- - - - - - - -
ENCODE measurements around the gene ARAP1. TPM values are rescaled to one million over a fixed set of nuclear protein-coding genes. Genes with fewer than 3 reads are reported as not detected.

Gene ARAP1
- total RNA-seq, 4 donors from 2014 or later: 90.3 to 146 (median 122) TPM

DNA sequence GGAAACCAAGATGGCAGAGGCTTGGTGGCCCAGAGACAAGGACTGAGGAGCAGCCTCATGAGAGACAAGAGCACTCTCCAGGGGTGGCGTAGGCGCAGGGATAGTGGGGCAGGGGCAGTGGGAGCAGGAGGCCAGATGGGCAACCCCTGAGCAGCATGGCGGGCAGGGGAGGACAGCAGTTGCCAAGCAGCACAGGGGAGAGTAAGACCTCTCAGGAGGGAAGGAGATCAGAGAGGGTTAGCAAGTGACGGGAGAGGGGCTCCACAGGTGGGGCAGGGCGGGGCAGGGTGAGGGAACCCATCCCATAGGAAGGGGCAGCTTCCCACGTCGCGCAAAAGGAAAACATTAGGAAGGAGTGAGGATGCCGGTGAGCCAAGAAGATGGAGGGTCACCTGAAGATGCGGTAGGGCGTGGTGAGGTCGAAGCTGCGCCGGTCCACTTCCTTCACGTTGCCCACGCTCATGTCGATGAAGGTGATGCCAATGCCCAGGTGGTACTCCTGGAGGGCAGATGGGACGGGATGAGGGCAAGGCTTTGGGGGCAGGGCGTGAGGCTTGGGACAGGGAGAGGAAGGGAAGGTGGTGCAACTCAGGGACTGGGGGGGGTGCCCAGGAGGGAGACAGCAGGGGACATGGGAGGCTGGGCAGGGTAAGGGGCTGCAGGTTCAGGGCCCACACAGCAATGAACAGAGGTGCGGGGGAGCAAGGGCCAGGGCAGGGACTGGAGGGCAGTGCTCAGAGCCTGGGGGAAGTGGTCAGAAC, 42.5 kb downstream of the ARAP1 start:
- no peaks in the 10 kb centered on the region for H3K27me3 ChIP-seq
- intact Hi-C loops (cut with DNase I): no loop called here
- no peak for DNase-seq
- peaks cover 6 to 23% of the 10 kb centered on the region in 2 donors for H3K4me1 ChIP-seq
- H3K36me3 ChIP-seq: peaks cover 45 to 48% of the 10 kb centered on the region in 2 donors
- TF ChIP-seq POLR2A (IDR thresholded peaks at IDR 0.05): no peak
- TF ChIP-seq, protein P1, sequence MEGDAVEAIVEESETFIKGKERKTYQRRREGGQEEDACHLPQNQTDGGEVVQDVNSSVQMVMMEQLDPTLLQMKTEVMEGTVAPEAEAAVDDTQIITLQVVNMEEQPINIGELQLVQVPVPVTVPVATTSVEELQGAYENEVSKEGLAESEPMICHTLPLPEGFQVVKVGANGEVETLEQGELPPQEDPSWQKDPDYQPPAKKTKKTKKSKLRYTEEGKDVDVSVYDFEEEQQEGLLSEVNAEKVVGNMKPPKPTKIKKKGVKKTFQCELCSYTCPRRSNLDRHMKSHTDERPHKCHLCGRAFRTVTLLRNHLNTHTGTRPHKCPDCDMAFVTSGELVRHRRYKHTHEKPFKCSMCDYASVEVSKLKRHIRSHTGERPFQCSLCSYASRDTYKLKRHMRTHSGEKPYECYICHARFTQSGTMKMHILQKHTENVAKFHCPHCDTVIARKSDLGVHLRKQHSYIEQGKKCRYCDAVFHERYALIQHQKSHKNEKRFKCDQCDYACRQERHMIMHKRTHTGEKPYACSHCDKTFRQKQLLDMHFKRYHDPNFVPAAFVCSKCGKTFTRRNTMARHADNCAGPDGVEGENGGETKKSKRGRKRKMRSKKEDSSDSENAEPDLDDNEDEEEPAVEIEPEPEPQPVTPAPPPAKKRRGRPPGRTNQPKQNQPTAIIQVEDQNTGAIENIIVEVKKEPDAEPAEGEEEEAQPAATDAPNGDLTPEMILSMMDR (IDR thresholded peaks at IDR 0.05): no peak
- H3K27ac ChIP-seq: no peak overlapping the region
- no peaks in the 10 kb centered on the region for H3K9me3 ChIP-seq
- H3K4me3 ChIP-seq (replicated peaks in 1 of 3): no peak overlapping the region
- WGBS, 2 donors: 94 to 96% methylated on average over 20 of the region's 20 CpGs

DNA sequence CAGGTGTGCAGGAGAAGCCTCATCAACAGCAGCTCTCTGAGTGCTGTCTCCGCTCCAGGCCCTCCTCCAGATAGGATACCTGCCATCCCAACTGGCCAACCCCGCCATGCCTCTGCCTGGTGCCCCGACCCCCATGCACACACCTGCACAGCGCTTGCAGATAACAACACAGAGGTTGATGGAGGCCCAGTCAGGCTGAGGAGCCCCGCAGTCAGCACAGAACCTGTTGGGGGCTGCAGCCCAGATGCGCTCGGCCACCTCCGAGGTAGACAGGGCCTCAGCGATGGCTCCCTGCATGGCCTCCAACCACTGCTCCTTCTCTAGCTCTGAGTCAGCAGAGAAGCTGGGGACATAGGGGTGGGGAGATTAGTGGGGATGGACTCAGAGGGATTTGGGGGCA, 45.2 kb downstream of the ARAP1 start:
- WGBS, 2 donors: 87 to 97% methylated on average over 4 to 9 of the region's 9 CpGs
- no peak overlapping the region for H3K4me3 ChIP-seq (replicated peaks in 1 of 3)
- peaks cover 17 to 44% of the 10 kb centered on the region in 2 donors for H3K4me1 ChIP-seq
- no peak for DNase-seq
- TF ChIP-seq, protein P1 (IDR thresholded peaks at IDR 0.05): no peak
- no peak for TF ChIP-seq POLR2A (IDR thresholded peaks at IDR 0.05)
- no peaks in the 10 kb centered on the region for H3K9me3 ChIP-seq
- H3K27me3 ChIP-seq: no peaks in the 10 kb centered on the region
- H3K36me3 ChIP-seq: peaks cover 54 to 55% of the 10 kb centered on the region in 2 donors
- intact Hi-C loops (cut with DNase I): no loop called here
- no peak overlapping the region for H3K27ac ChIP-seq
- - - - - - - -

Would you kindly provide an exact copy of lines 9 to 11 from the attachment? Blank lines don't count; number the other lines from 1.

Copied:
- H3K36me3 ChIP-seq: peaks cover 45 to 48% of the 10 kb centered on the region in 2 donors
- TF ChIP-seq POLR2A (IDR thresholded peaks at IDR 0.05): no peak
- TF ChIP-seq, protein P1, sequence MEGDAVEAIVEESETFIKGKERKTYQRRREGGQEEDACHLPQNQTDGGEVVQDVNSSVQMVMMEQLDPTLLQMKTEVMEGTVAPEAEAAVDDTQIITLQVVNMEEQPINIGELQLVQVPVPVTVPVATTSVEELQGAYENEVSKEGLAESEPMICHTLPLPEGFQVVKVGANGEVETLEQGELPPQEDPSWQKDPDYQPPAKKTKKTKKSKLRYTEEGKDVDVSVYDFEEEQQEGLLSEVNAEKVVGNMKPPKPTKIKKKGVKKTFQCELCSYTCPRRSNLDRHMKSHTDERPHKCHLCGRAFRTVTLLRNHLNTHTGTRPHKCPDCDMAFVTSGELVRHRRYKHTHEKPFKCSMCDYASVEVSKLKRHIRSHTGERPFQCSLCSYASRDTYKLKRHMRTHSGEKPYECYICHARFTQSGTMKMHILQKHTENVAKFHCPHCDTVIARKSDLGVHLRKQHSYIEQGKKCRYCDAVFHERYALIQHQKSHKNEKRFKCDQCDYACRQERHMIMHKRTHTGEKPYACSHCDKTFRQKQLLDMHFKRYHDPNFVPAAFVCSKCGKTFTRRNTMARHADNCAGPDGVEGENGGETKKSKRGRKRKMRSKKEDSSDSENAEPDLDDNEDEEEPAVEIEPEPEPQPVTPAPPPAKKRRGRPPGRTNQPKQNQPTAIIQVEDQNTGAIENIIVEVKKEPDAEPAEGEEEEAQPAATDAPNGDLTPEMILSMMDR (IDR thresholded peaks at IDR 0.05): no peak